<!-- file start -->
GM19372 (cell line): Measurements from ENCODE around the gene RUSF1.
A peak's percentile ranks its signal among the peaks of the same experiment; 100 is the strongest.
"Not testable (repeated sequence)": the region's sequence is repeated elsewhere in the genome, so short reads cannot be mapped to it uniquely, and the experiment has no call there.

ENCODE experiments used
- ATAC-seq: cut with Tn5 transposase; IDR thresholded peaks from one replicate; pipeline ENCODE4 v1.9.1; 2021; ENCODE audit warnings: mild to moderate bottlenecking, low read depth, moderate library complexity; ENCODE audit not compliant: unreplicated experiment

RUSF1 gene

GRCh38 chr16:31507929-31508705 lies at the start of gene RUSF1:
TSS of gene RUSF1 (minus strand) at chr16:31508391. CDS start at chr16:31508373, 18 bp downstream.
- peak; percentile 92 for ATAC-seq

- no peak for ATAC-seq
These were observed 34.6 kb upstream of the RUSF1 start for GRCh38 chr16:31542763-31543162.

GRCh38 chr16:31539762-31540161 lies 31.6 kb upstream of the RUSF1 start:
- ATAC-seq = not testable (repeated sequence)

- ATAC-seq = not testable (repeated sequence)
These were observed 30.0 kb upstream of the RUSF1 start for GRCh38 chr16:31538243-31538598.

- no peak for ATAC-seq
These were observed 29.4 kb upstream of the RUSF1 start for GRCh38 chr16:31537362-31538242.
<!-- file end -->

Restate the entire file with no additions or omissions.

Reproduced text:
GM19372 (cell line): Measurements from ENCODE around the gene RUSF1.
A peak's percentile ranks its signal among the peaks of the same experiment; 100 is the strongest.
"Not testable (repeated sequence)": the region's sequence is repeated elsewhere in the genome, so short reads cannot be mapped to it uniquely, and the experiment has no call there.

ENCODE experiments used
- ATAC-seq: cut with Tn5 transposase; IDR thresholded peaks from one replicate; pipeline ENCODE4 v1.9.1; 2021; ENCODE audit warnings: mild to moderate bottlenecking, low read depth, moderate library complexity; ENCODE audit not compliant: unreplicated experiment

RUSF1 gene

GRCh38 chr16:31507929-31508705 lies at the start of gene RUSF1:
TSS of gene RUSF1 (minus strand) at chr16:31508391. CDS start at chr16:31508373, 18 bp downstream.
- peak; percentile 92 for ATAC-seq

- no peak for ATAC-seq
These were observed 34.6 kb upstream of the RUSF1 start for GRCh38 chr16:31542763-31543162.

GRCh38 chr16:31539762-31540161 lies 31.6 kb upstream of the RUSF1 start:
- ATAC-seq = not testable (repeated sequence)

- ATAC-seq = not testable (repeated sequence)
These were observed 30.0 kb upstream of the RUSF1 start for GRCh38 chr16:31538243-31538598.

- no peak for ATAC-seq
These were observed 29.4 kb upstream of the RUSF1 start for GRCh38 chr16:31537362-31538242.